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dc.contributor.authorWahab, HA
dc.contributor.authorDuke, M
dc.contributor.authorCarson, JK
dc.contributor.authorAnderson, TN
dc.date.accessioned2011-11-25T04:58:03Z
dc.date.accessioned2011-11-30T01:08:27Z
dc.date.available2011-11-25T04:58:03Z
dc.date.available2011-11-30T01:08:27Z
dc.date.copyright2011
dc.date.issued2011-11-25
dc.identifier.citationPresentation at the IEEE First Conference on Clean Energy and Technology (CET'11), pp.342 - 347
dc.identifier.isbn978-1-4577-1353-8 (print)
dc.identifier.urihttp://hdl.handle.net/10292/2866
dc.description.abstractResearch and development work on Building Integrated Solar Energy Systems (BISES) has become an area of growing interest, not only in New Zealand (NZ) but worldwide. This interest has led to a significant growth in the use of solar energy to provide heating and electricity generation. This paper presents the theoretical and experimental results of a novel building integrated solar hot water system developed using commercial long run roofing materials. This work shows that it is possible to achieve effective integration that maintains the aesthetics of the building and also provides useful thermal energy. The results of a 6.73m2 glazed domestic hot water systems are presented. The key design parameters of the Building Integrated Thermal (BIT) system were identified and implemented in a TRansient SYstem Simulation (TRNSYS) model. Validation results comparing the simulation in TRNSYS and real experimentation show that experimental and simulation responses are close to each other. The coupling of TRNSYS and Matlab/Simulink shows the possibility to use Matlab/Simulink for developing appropriate control strategies for BIT roofing systems. Preliminary Fuzzy Logic (FL) intelligent controller was implemented in a Fuzzy Integrated System (FIS) toolbox in a Matlab/Simulink model and linked into TRNSYS model. Further work is needed to identify and design advanced predictive control strategies for the Building Integrated Photovoltaic Thermal (BIPVT) solar system and determine how the performance can be optimized.
dc.publisherIEEE
dc.relation.replaceshttp://hdl.handle.net/10292/2712
dc.relation.replaces10292/2712
dc.relation.isreplacedby10292/3014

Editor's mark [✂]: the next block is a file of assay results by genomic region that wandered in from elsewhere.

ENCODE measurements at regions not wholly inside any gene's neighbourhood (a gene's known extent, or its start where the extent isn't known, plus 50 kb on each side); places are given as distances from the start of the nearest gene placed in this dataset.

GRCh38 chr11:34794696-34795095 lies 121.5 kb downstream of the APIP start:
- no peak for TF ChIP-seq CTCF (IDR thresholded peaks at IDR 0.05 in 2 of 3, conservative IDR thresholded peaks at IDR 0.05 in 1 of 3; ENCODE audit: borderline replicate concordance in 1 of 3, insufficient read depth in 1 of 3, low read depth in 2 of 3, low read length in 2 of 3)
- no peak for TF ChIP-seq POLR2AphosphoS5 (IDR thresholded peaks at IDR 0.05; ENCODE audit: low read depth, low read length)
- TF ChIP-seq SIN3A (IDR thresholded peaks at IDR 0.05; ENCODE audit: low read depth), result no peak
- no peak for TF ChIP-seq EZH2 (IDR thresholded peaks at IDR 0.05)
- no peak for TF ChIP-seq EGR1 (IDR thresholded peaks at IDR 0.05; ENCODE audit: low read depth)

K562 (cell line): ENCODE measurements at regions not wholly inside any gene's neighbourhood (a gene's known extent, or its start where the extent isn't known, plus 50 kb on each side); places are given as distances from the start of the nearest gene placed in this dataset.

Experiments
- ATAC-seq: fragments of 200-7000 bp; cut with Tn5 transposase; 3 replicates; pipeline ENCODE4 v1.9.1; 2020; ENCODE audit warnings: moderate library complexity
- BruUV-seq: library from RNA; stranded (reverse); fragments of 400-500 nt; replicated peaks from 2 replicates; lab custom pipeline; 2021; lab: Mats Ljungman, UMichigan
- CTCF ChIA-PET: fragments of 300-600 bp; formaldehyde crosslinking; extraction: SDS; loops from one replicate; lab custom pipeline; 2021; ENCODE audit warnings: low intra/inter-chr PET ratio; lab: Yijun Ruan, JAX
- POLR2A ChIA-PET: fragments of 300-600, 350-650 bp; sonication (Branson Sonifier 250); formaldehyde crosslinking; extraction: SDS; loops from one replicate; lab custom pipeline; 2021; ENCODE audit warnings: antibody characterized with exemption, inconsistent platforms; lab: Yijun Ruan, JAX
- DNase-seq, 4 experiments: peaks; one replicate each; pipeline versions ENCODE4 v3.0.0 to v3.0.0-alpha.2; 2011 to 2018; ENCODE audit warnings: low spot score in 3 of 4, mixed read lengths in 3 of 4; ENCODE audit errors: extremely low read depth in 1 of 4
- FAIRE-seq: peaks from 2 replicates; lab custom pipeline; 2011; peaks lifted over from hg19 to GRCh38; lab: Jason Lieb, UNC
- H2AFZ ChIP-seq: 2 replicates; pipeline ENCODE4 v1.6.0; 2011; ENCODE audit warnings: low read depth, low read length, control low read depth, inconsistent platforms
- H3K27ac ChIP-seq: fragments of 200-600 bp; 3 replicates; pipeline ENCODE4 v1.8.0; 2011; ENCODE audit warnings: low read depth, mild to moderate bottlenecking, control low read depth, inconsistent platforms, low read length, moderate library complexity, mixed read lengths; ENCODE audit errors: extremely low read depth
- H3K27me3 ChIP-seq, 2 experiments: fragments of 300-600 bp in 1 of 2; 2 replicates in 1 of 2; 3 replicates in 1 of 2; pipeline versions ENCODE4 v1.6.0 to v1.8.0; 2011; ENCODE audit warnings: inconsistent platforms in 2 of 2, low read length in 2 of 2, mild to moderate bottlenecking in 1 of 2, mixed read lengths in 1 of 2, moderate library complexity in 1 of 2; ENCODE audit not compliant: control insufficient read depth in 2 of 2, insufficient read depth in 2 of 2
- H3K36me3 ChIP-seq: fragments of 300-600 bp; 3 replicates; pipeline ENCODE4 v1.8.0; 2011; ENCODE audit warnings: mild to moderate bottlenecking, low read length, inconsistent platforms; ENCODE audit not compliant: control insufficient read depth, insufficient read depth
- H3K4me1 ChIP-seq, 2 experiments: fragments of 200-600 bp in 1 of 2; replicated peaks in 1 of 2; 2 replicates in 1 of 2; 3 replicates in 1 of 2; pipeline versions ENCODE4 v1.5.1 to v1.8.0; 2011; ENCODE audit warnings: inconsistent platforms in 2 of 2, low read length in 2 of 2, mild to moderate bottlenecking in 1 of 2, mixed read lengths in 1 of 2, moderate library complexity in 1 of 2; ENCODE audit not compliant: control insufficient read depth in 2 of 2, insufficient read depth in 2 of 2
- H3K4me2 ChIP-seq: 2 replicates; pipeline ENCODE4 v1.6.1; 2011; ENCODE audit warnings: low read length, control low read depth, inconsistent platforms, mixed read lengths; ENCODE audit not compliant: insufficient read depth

dc.relation.isreplacedbyhttp://hdl.handle.net/10292/3014
dc.relation.urihttp://dx.doi.org/10.1109/CET.2011.6041488
dc.rightsCopyright © 2011 IEEE. Personal use of this material is permitted. Permission from IEEE must be obtained for all other uses, in any current or future media, including reprinting/republishing this material for advertising or promotional purposes, creating new collective works, for resale or redistribution to servers or lists, or reuse of any copyrighted component of this work in other works.
dc.subjectBuilding integrated photovoltaics
dc.subjectFuzzy control
dc.subjectPower engineering computing
dc.subjectPower generation control
dc.subjectPredictive control
dc.subjectSolar power stations
dc.subjectMatlab/Simulink
dc.subjectNew Zealand
dc.subjectTRNSYS model
dc.subjectBuilding integrated solar energy system
dc.subjectBuilding integrated thermal system
dc.subjectElectricity generation
dc.subjectFuzzy integrated system toolbox
dc.subjectFuzzy logic intelligent controller
dc.subjectGlazed domestic hot water
dc.subjectHeating generation
dc.subjectPhotovoltaic thermal solar system
dc.subjectPredictive control
dc.subjectRoofing materials
dc.subjectThermal energy
dc.subjectTransient system simulation
dc.subjectBIT
dc.subjectBIPVT
dc.subjectTRNSYS
dc.subjectMatlabISimulink
dc.titleStudies of control strategies for building integrated solar energy system
dc.typeConference Contribution
dc.rights.accessrightsOpenAccess
dc.identifier.doi10.1109/CET.2011.6041488


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